A Therapist’s Hot Take on “Quiet Quitting”

Reading Time: 3 minutes 

I heard this phrase while watching the news recently and literally yelled at the television, “That’s work-life balance!” 

As a therapist helping high achievers and busy professionals manage stress, I support every employee who has decided not to do any extra work for their employer for one of the following reasons: 

-They are not getting compensation—of any kind—for these duties. This article is not meant to shame organizations starting out on a budget, or nonprofits who can’t afford to pay their employees higher salaries. Compensation can be a flexible schedule, leaving early with no penalty, lunch, or a gift card.

For professionals of marginalized identities, it is even more important to set work boundaries due to institutional discrimination.

“[A]lmost 90% of the Fortune 500 CEOs are white males,” writes Richard L. Zweigenhaft of Guilford College, ”who continue to be the dominant group in the corporate elite — they held 96.4% of the Fortune 500 CEO positions in 2000, and they held 85.8% in 2020.” Zweigenhaft continues, “[S]ince most of the seats lost by white men were lost to white women, and white women make up 6.8% of those who are now CEOs, whites still make up 92.6% of the Fortune 500 CEOs.” 

If you know you’re playing a losing game against more privileged people, knowing that the white person related to the boss is going to get the promotion no matter what, it is smart and strategic to do the bare minimum. 

It is an act of self-protection to think of your job as just a paycheck instead of tying a promotion—or more responsibility—to your self-worth.  

“Quiet Quitting” preserves positive mental health in a marginalized identity.

Leadership Question: How are you motivating and affirming your employees of marginalized identities? 

 -The extra work doesn’t advance their career. One of the principles of Dialectical Behavioral Therapy, a mode that I use in therapy sessions, is effectiveness. Effectiveness asks, “Is what I’m doing working?” A focused, goal-oriented person who has clarified their career objectives will stop doing busy work that does not meet their objectives. To call this “quiet quitting” shames those who have decided to work smarter, not harder.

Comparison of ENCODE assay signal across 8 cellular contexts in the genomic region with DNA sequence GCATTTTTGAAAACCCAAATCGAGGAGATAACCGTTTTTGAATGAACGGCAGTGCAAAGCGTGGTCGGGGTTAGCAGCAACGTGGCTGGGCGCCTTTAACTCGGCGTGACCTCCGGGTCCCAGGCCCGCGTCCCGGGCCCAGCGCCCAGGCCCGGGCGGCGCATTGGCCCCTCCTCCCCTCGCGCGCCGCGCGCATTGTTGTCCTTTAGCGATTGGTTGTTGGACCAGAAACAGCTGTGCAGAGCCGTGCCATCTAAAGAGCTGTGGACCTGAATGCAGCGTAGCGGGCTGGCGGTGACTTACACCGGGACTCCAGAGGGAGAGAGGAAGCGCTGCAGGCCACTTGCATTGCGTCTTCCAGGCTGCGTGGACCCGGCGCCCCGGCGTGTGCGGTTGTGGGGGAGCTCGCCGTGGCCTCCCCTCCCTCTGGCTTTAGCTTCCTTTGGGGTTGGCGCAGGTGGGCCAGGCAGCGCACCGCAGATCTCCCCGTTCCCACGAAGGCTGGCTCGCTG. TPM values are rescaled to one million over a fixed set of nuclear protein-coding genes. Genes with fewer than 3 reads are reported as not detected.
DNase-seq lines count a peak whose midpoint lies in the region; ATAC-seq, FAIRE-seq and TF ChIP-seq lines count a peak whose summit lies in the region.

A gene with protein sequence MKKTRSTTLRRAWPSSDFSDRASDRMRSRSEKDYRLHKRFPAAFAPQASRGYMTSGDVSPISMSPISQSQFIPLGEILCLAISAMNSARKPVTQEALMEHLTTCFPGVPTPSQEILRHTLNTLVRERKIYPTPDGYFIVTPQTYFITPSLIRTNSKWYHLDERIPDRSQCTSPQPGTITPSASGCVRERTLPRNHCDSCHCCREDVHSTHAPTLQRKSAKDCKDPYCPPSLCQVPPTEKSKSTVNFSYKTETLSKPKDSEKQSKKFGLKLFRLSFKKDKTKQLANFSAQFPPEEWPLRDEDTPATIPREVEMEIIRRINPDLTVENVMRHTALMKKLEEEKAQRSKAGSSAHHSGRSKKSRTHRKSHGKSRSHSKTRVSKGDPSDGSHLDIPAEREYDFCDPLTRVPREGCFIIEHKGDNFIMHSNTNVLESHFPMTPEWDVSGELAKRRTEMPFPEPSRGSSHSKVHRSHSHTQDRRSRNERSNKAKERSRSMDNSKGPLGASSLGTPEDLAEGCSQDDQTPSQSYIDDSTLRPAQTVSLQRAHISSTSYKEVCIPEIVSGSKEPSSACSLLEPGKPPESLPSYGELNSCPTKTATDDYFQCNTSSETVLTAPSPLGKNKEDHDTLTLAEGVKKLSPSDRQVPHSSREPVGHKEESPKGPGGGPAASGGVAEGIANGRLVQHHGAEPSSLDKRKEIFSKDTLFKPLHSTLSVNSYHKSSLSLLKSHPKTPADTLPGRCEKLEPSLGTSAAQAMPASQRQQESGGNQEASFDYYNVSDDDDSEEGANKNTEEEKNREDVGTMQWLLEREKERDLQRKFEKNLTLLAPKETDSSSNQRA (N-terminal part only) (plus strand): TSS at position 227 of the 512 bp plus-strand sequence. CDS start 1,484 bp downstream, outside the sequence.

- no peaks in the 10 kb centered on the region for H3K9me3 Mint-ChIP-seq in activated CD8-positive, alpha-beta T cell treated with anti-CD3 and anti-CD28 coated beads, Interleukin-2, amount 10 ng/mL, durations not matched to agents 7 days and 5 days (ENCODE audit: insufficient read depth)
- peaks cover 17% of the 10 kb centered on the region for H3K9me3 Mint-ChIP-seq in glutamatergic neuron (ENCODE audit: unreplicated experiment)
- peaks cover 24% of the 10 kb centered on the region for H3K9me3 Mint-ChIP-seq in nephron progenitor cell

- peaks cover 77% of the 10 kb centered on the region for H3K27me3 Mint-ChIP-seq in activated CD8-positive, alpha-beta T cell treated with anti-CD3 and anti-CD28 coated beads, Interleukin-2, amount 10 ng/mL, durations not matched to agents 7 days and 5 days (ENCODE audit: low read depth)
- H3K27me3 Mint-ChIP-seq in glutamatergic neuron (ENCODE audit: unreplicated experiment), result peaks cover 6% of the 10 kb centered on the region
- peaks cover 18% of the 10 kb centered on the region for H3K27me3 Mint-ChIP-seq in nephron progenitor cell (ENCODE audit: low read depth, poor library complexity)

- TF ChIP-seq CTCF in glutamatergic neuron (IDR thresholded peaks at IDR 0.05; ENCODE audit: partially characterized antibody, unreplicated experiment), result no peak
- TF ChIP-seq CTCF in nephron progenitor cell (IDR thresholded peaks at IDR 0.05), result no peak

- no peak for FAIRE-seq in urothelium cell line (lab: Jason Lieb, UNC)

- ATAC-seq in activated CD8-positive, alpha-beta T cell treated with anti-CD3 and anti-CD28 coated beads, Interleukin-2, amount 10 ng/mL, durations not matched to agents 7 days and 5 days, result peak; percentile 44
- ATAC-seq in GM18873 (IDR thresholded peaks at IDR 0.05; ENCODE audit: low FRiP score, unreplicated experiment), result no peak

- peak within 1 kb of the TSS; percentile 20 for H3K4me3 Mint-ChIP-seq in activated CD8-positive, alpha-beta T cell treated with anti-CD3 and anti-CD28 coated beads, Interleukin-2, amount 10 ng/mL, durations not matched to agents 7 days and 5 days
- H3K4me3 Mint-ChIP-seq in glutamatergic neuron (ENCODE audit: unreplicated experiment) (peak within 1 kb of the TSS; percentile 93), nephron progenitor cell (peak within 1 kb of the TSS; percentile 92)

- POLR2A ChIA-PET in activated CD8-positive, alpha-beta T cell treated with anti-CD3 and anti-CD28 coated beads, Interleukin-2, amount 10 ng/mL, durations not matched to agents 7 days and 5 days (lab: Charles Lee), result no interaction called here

Leadership Question: Have you asked your employees about what motivates them about their work? If so, how can you bridge their natural motivation to tasks needing to be done? 

-The extra work is not congruent with their goals and values. This often happens when an employer engages in “bait and switch.” Here are some examples of what this looks like: 

-An employee being told one job description in an interview when the real-life job turns out to be completely different.

-An employee being hired for one department, and then being transferred elsewhere even though their skills and interests don’t match their new department. (The employer doesn’t care. After all, a worker is a worker and a body is a body, right?)

-A manager getting to know a team in one department, and being abruptly switched to a team in another department with little to no warning.

Put a talented person who is conscious of their strengths and weaknesses in one of the above scenarios, and they will quietly quit under the best circumstances. Work that is congruent with goals and values—work that gives people a sense of agency—is fulfilling and motivating. 

Work that is incongruent with goals and values, that disempowers the individual, drives talented and focused staff out of an organization. 

If your organization’s leadership engages in bait-and-switch as a management (or recruitment!) technique, hope and pray that your employees “quietly quit” and don’t leave.

Leadership Question: Have you noticed “quiet quitting” in any of the aforementioned situations? 

-They have not been given the proper structure to do work aside from their core job description. Outdated equipment, lack of training, lack of an onboarding process, and an inconsistent internet connection belong under this category. 

Leadership Question: Do your employees have the resources to excel at their jobs? If not, how can you give them more support? 

-They’re not interested in the extra work. If you are leading or managing people, it is your duty to either motivate others to do extra work that needs to be done—or find people motivated enough to do it. 

Leadership Question: What are the tasks that no one wants to do? Who might be most motivated—inside or outside your organization—to complete them? 

Their humanity is not being respected. It’s a sign of healthy self-esteem to stop doing extra work for an employer that does not respect you. If you know you’re going to be fired for asking for a raise (that more privileged people in your organization already have), time off due to a chronic illness, or because you’re about to have a baby, “quiet quitting” equals survival. 

Leadership Question: Am I creating a workplace where people feel respected? Why/why not? 

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Disclaimer:This blog does not replace in-depth, individualized help from a health professional or provide any diagnosis or treatment. By reading, you understand this statement and commit to seeking psychotherapy or medication support if needed. You also understand that Mari Verano, LLC will not be able to intervene in a crisis or court situation. Please seek your own legal and/or crisis resources.

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